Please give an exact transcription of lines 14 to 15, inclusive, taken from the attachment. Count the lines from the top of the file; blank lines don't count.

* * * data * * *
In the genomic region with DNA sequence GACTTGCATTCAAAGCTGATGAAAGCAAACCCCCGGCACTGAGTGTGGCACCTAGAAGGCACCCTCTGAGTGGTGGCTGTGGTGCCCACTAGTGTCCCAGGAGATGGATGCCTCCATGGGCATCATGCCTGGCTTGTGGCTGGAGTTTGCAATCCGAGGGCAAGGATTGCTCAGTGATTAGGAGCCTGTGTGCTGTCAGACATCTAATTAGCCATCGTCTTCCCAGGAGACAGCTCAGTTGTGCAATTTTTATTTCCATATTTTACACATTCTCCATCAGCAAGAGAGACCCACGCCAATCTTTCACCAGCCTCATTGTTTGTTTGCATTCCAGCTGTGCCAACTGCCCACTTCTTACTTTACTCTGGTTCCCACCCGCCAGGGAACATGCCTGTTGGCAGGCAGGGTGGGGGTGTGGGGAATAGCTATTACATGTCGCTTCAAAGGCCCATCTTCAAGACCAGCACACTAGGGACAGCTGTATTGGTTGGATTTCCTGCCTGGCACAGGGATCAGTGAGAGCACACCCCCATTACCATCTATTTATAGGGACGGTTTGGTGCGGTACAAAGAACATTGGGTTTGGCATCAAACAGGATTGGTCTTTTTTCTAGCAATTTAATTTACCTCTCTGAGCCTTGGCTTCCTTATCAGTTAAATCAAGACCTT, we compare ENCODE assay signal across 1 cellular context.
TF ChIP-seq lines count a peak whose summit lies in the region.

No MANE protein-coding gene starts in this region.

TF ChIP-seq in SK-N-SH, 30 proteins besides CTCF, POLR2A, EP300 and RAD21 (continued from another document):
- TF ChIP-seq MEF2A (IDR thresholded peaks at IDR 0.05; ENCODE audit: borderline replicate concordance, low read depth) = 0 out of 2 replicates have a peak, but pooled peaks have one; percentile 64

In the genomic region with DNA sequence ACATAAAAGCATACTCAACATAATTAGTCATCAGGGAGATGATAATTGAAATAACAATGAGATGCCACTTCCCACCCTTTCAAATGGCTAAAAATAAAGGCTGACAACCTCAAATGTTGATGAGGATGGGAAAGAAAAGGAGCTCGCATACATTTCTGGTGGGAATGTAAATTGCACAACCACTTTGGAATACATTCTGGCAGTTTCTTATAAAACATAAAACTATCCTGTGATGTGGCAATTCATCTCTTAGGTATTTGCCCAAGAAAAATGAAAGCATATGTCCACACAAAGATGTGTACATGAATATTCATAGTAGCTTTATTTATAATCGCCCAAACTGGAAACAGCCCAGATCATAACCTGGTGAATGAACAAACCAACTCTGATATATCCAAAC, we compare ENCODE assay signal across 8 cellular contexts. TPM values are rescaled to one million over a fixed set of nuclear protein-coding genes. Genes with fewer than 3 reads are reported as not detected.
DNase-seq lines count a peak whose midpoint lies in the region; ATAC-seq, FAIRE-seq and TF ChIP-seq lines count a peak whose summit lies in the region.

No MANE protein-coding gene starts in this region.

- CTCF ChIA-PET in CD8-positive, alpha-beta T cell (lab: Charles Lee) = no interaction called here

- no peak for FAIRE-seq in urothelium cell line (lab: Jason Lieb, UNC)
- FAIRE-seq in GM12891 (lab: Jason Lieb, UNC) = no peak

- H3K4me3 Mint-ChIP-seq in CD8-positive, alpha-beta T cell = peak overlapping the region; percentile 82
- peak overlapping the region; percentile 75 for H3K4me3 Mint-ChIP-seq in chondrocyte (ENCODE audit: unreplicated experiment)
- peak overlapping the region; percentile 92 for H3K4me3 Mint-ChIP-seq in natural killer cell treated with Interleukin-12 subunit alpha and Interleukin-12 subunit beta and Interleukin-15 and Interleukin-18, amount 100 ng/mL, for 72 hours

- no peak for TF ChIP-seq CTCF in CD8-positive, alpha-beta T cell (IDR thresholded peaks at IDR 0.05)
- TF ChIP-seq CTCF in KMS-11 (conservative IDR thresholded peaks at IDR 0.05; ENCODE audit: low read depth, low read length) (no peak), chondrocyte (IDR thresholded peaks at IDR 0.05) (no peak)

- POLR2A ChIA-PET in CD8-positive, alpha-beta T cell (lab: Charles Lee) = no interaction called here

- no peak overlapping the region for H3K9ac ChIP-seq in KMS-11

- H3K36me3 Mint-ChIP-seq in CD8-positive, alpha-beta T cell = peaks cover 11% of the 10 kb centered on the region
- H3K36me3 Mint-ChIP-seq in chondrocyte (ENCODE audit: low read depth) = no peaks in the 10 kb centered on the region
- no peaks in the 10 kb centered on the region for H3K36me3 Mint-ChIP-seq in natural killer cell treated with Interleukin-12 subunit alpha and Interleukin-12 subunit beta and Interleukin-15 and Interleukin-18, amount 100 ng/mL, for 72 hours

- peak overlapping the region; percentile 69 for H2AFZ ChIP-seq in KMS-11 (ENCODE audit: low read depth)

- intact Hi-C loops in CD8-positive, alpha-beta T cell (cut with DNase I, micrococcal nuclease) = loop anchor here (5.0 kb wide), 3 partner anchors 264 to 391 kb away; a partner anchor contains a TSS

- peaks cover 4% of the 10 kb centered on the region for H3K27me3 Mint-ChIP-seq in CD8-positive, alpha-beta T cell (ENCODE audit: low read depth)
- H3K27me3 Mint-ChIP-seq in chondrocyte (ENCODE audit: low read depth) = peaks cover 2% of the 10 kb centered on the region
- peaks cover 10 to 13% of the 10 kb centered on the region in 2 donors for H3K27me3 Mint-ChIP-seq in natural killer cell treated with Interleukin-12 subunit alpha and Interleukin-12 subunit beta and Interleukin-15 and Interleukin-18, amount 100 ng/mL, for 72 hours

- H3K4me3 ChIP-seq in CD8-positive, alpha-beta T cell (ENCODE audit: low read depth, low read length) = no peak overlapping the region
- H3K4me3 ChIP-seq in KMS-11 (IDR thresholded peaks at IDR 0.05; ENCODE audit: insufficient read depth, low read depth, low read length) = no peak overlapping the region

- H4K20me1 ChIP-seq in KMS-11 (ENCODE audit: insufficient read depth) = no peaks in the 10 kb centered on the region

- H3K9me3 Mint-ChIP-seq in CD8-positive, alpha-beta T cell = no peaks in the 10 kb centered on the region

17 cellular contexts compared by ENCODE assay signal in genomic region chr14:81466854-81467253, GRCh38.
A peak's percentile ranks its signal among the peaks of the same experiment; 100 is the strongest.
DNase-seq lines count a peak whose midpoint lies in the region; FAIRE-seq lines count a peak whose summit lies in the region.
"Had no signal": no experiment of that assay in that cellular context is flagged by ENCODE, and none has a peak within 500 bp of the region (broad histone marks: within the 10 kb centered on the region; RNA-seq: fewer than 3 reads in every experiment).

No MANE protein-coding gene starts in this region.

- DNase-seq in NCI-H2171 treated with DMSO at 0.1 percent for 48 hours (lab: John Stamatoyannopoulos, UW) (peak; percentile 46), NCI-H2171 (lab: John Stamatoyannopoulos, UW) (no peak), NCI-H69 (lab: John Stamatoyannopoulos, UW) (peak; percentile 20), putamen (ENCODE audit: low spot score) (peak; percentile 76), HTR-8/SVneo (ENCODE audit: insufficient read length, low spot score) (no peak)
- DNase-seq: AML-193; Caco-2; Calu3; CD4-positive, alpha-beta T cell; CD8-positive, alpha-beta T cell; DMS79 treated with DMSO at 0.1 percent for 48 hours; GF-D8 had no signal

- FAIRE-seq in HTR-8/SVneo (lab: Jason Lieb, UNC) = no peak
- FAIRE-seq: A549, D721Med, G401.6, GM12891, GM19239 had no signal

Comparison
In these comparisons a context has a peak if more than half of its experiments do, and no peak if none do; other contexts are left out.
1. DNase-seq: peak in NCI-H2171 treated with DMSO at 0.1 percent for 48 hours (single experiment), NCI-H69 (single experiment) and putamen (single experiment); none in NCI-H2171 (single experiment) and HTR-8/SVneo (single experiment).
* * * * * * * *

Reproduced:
- peak overlapping the region; percentile 92 for H3K4me3 Mint-ChIP-seq in natural killer cell treated with Interleukin-12 subunit alpha and Interleukin-12 subunit beta and Interleukin-15 and Interleukin-18, amount 100 ng/mL, for 72 hours

- no peak for TF ChIP-seq CTCF in CD8-positive, alpha-beta T cell (IDR thresholded peaks at IDR 0.05)